Faraday’s and Lenz’s law of Electromagnetic Induction

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sigmund 3Qa7IveshQw unsplash

Faraday’s and Lenz’s law of Electromagnetic Induction gives the relation between the electric field, magnetic field and induced current.

The following animation is a visual aid to help understand how the law applies:

As you can see in the animation, a conductor is situated in a magnetic field such that it is half-way into it. 

If you assume that there are no conductors around then we would expect no current to be induced with this arrangement as we have only two poles on opposite sides of our conductor.

A conducting loop is halfway into a magnetic field However, if a loop of wire is placed in this magnetic field there will be an induced current which seems to travel from the outside into the loop.

 Faraday’s and Lenz’s law tells us why this happens. The loop of wire has become an antenna with one end being positive (+) and the other negative (-). The magnetic flux through the conductor is equal to that induced by the current flowing out of it.

 The total flux passes through any stationary conductor that is not itself conducting. In this case it goes out of the loop causing a current to circulate around it and back into itself.

1.Apply Lenz’s law:

The direction of “change in magnetic flux” through a circuit loop is the direction that the magnetic field lines are changing at that circuit loop. 

The magnetic field lines are oriented according to the right-hand rule. In this case, if we were to view a cross section of our conductor (from above), we would see that there is “no change in current” because there is no change in the number of field lines passing through our loop as it enters and exits. 

The induced EMF necessary to maintain constant current (induced by the varying B-field) will be zero and thus no voltage or current will be induced.

2.Apply Faraday’s law:

The equation for magnetic flux through a loop is:

In the case of a “closed circuit” with no current flowing, the magnetic flux would be zero as there are no field lines through/out of the loop. 

Therefore, we can say that total flux is equal to zero and thus induced EMF will be equal to zero. In this sense, it is impossible to have an induced EMF in a circuit with no voltage or current flowing. 

As you can see below (first animation) there is no induced EMF in a “closed circuit” with nothing changing.

However, based on Faraday’s law (second animation), the induced EMF will equal that of the local B-field. 

The term “local” refers to the field at the position of our conductor loop. In this case, since the magnetic flux through our loop is different from that in a region outside of it (it goes in and out through our loop), it is more “local” than total flux (which represents the whole circuit B-field). It also follows that if B-field is changing then so will EMF.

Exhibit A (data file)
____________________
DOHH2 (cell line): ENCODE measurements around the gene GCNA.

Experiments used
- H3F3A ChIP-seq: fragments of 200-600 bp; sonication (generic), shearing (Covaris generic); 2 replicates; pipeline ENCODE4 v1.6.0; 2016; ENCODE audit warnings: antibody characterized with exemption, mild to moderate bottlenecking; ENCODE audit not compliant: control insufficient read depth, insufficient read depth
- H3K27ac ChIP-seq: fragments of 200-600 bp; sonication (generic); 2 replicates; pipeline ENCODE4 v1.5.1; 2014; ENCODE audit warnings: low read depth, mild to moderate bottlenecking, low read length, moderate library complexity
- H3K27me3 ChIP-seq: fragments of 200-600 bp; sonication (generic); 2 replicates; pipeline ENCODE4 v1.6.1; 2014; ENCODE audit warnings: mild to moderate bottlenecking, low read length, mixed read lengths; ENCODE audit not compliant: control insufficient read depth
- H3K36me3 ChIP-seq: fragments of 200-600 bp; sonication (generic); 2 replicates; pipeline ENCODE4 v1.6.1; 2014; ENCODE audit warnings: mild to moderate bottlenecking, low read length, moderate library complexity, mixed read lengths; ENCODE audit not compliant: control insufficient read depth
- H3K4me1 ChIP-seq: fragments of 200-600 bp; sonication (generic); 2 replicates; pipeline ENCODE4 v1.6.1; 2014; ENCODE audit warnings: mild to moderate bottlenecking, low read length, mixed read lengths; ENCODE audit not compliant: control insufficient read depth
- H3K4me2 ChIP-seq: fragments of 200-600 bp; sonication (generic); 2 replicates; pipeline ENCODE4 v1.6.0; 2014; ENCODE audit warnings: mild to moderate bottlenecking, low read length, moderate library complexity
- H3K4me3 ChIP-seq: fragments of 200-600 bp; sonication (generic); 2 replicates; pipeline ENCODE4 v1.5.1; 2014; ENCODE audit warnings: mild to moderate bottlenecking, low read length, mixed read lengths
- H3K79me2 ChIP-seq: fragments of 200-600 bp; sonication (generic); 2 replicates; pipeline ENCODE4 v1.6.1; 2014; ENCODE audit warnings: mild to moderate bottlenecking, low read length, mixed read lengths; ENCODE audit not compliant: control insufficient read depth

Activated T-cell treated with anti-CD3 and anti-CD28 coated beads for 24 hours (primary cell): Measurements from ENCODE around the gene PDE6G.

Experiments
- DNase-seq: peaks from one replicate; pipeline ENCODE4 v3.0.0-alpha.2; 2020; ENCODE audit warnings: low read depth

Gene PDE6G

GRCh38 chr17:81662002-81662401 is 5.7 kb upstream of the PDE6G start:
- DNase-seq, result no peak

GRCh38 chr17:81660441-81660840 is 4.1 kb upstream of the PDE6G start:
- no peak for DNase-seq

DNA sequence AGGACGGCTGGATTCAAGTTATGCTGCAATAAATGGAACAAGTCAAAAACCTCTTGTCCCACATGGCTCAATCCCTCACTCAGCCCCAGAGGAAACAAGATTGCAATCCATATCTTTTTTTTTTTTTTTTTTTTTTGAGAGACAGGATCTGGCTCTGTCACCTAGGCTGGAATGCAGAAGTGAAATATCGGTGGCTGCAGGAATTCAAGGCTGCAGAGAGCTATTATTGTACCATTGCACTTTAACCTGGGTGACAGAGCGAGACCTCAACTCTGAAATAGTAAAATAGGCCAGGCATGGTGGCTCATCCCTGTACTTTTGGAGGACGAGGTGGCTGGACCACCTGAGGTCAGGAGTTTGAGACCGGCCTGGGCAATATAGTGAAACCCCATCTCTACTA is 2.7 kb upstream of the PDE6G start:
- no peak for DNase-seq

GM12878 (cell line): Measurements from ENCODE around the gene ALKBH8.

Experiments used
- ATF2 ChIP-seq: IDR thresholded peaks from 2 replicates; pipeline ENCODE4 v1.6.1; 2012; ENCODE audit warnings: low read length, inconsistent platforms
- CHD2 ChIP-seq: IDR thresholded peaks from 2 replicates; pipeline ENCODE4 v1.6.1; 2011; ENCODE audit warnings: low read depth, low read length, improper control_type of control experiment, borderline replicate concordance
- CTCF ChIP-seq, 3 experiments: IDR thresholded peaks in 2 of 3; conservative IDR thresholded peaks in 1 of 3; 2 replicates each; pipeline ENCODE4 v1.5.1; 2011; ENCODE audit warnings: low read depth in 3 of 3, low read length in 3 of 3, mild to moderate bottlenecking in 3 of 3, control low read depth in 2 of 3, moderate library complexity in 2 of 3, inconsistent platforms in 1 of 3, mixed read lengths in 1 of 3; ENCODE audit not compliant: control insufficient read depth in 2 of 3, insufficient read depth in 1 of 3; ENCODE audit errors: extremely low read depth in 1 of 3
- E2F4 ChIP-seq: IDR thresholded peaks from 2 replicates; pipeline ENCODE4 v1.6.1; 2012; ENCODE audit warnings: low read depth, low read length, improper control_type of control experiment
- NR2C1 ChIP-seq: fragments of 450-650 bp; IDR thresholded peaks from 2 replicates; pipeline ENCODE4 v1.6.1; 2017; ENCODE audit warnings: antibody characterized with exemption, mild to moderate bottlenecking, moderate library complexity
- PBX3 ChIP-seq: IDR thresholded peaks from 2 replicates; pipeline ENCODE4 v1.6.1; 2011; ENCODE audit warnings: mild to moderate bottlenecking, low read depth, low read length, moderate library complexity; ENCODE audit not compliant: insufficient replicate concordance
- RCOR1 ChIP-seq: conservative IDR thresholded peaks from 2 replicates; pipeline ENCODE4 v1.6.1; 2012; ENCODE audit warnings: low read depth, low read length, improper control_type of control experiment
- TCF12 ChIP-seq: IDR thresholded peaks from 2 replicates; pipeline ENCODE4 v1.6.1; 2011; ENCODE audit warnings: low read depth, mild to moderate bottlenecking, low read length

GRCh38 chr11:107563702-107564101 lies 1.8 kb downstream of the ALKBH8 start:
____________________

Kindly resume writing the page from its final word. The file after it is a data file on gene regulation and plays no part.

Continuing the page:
There are a few things to note about this second law: If magnetic flux changes then there will be an induced EMF change which follows from the equation for magnetic flux across a circuit loop.

3.Apply Faraday’s law in reverse:

The equation for Magnetic flux through a loop is equal to “local” EMF. This means that if we know the strength of the B-field at a loop then we can determine what the “local” EMF is.

4.Use the vectors from vector calculus:

Let’s use vector calculus (vectors and their cross products) to rewrite our two laws above. Using the right hand rule, let’s draw out an imaginary line from the magnetic north pole (N) to our conductor 

(i). The direction of that line is N and is always perpendicular to the B-field lines. Vectors are added by the “dot product” so that from this line we have:

Note that these two lines are parallel to each other and they both (in vector form) point towards N. The last part of the vector is the length of our imaginary line. It is equal to the area swept out between these two lines. Area = Length * Width and since we don’t know anything about either width or height of our conductor, we can say that the area swept out is equal to Length.

5.Use the right hand rule to determine the total flux:

Now, let’s use the right hand rule to determine our total flux and then relate that to induced EMF. Total flux is . Now we can say that if we know where our loop is located (top left) and the strength of the B-field there then we can find the induced EMF.

6.Use Lenz’s law to determine induced EMF:

Using Lenz law, since we know that current does not change when there is no field change (since no field lines enter or leave the loop) then “total” induction is equal to zero. Therefore, if we know where the loop is located (top left) and the strength of the B-field at that loop then we can easily determine an induced EMF.

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